Skagit Makes Bread

Discussions may be necessary, but the class of 2017 at Skagit Adventist Academy (SAA) in Burlington, Wash., wants action. They wanted to take the classroom discussion and move it to action by giving back to the community.

With teacher Rachel Mountain, the On Your Own class explores personal finance and additional activities that may be expected of an adult throughout life. The cooking class provides instruction to follow recipes and make nutritious meals. As part of the baking instruction, cinnamon rolls began to rise. Kneading of the bread included discussion about the class giving bread away.

Weeks later, as part of the Spring Service Day, the class found its opportunity. While the senior class explored San Francisco, Calif., on Segways as part of their senior trip, the juniors and freshmen began working with the local Habitat for Humanity, delivering materials to their new building site. The sophomores were baking bread … a lot of bread. All told 111 loaves were mixed, kneaded, formed, baked and delivered. The delivery provided students with the opportunity to hand a loaf of bread to 81 seniors at a local low-income housing complex. Bread was also delivered to a local kitchen that provides a daily dinner to homeless and disadvantage citizens in the community. “We all enjoy making things with our hands,” says Anthony Burger, class president. “It makes [the community service] more personal.”

The Skagit Valley Herald featured the class of 2017 and their baking project on the front page of the paper. Emmanuel Herrera, who is in the front-page photo, liked the bread project and what it represented. “We're helping a lot more people by giving them something,” Herrera says. “It says we care about them.”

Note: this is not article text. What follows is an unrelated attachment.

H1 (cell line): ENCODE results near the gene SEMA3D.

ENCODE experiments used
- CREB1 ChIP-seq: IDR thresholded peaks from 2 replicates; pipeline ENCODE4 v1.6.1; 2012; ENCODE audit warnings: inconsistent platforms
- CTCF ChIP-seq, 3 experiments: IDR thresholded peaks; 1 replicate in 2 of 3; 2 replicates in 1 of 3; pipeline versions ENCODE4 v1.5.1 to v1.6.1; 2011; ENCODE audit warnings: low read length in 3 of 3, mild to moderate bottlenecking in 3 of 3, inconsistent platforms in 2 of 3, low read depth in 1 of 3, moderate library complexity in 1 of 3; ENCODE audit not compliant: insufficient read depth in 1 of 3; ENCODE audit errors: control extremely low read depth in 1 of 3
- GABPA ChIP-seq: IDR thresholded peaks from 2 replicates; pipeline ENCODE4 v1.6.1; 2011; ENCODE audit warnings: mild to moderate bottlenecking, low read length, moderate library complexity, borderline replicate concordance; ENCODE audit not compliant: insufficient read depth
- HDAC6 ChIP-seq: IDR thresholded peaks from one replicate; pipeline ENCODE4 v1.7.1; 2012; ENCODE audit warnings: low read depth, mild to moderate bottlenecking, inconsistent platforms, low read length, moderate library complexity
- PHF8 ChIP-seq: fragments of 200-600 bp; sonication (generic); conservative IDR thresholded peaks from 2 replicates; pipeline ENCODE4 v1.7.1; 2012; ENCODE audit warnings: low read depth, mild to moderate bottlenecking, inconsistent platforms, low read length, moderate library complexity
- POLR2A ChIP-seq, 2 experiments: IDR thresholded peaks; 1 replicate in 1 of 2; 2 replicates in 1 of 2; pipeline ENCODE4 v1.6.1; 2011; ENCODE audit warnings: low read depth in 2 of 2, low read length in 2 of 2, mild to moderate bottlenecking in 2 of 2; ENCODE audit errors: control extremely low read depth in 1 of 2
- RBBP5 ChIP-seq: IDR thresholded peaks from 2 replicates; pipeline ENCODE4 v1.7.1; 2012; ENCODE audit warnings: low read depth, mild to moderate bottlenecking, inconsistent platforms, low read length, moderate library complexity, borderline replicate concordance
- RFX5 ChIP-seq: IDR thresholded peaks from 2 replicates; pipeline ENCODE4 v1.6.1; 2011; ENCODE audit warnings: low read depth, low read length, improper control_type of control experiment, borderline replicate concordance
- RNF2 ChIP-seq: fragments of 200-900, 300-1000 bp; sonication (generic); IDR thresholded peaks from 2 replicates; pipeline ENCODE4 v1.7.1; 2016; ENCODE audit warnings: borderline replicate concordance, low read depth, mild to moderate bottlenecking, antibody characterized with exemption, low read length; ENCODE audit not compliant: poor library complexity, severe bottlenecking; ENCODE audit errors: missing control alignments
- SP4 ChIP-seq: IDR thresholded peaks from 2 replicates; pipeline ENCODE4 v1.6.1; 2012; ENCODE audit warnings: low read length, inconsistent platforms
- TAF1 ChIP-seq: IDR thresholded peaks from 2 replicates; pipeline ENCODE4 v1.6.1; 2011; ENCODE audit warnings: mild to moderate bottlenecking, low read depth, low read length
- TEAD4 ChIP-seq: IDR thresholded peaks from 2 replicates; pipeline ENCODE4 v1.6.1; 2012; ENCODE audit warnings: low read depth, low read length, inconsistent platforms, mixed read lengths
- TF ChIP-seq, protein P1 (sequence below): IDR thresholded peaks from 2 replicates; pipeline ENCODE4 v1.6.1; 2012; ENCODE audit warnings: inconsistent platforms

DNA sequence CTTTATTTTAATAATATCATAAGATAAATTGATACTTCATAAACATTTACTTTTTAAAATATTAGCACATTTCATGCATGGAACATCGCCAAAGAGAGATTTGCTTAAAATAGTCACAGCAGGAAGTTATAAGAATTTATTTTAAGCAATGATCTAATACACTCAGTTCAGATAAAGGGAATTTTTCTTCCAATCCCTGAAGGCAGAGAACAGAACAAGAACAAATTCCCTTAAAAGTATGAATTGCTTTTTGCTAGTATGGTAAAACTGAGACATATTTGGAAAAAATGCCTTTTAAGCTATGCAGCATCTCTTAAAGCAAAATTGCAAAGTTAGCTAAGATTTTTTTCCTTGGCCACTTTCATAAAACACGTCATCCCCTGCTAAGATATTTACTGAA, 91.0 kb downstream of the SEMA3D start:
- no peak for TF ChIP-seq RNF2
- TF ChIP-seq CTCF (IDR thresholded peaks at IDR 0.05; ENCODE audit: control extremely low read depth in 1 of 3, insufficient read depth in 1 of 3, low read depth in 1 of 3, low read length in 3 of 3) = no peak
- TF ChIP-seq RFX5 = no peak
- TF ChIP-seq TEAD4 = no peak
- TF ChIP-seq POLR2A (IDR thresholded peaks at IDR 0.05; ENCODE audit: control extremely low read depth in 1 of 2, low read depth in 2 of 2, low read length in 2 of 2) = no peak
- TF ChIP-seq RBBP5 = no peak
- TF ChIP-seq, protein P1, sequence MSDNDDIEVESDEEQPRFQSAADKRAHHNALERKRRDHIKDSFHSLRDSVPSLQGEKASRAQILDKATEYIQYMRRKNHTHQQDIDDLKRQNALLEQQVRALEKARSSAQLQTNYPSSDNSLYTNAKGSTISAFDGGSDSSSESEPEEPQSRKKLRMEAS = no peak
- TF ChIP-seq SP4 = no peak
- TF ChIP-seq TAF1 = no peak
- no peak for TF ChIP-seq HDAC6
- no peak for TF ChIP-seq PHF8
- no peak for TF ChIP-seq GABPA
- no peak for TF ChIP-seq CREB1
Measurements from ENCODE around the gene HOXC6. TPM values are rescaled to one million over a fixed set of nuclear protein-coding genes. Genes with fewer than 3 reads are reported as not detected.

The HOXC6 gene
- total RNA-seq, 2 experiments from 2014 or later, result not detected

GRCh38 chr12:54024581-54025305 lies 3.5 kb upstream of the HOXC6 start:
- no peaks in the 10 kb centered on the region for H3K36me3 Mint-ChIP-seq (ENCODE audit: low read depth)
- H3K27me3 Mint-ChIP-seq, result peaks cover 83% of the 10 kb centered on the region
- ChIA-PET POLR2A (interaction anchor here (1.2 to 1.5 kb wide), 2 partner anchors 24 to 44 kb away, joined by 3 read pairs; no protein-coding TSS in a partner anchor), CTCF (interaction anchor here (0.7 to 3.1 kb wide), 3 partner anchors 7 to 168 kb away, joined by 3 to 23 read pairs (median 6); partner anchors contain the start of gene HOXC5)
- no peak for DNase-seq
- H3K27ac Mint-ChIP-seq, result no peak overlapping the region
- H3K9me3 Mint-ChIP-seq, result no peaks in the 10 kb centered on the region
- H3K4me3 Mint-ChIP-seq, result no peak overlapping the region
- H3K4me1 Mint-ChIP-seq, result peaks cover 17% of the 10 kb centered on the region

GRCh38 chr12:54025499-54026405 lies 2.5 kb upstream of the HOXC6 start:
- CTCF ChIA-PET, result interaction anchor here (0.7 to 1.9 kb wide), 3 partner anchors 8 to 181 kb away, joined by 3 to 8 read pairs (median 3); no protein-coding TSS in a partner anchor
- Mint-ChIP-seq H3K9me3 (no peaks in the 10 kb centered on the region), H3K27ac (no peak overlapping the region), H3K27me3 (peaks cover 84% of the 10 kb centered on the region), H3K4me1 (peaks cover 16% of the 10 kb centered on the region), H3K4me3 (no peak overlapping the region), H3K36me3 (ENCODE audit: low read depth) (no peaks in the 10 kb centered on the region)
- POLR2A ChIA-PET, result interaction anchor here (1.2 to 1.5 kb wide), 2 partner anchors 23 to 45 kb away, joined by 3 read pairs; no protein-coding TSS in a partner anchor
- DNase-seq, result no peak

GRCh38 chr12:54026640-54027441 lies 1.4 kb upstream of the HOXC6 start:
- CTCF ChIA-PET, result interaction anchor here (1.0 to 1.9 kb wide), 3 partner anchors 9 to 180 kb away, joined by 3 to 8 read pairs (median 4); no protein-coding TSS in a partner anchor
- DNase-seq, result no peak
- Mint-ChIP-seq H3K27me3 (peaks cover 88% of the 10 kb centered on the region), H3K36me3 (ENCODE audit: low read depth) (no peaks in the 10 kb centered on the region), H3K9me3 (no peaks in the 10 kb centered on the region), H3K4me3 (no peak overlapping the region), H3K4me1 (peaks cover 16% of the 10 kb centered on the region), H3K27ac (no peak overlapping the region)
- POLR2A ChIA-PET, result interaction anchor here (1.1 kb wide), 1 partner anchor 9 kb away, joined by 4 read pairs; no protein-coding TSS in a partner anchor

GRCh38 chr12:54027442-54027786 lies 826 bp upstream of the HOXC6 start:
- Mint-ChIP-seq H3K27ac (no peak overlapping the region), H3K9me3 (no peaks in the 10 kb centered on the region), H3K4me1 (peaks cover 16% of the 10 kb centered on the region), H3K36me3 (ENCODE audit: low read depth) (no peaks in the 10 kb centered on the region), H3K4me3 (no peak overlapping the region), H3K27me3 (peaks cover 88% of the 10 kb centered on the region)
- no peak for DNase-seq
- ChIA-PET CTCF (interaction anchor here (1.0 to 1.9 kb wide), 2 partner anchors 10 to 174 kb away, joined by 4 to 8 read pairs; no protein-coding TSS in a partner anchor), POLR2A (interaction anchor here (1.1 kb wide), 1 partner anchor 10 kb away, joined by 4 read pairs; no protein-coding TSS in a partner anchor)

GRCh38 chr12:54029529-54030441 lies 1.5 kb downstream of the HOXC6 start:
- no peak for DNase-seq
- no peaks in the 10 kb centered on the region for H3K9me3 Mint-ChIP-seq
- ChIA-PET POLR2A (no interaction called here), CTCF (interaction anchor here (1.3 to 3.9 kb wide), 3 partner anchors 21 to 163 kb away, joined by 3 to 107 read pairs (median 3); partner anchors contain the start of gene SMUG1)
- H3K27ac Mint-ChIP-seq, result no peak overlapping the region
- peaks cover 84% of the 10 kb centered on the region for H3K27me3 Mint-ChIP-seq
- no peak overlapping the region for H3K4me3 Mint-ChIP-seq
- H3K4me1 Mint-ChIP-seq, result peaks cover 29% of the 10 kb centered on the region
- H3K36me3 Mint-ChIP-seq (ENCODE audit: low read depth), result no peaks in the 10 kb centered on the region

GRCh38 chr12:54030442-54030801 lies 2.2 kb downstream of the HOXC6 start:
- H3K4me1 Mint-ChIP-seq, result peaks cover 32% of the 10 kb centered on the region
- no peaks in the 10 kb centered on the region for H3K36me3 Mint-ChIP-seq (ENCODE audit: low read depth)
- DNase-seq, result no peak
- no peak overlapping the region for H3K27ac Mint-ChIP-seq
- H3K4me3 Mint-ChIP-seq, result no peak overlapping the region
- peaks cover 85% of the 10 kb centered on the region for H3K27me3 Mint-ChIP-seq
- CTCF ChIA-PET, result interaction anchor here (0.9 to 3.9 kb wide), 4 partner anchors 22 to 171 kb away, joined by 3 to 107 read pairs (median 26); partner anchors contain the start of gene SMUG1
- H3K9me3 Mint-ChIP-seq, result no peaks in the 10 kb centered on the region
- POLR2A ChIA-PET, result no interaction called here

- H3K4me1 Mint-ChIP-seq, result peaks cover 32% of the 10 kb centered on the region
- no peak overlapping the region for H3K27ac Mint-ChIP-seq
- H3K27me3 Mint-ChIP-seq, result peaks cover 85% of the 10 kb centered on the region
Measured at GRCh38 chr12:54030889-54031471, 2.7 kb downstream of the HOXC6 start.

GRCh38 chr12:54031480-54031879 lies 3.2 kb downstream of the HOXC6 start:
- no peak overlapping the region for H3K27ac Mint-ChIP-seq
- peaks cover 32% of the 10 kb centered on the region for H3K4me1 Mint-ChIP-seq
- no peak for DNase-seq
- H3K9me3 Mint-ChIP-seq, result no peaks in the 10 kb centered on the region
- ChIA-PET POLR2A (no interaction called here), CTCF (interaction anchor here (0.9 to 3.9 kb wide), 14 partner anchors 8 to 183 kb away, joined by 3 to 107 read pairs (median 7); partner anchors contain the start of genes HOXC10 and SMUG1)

Experiencing educational excellence is a strong theme among faculty and staff at SAA. Taking what has been taught in the classroom into the field is a frequent occurrence. With multiple trips and community service days during the past school year, the students at SAA have the opportunity to experience education that notably supports the classroom instruction.

“Seeing the students use their talents and effort to serve their community is very rewarding,” says Rachel Mountain. “As teachers, we may not always be able to see our students use the skills that are taught in class. I am very proud of this class and what they have accomplished.”

Matt Rowe, sophomore, understands the SAA advantage of experiencing education and what it means to serve. He wrote a note for each bread package that read, “We, the class of 2017 at Skagit Adventist Academy, are making bread and delivering them to you and to other people in this community so that you can be encouraged ... . We hope that you feel encouraged by the love of God and feel encouraged to pass God’s love to others in your life.”

June 16, 2015 / Washington Conference
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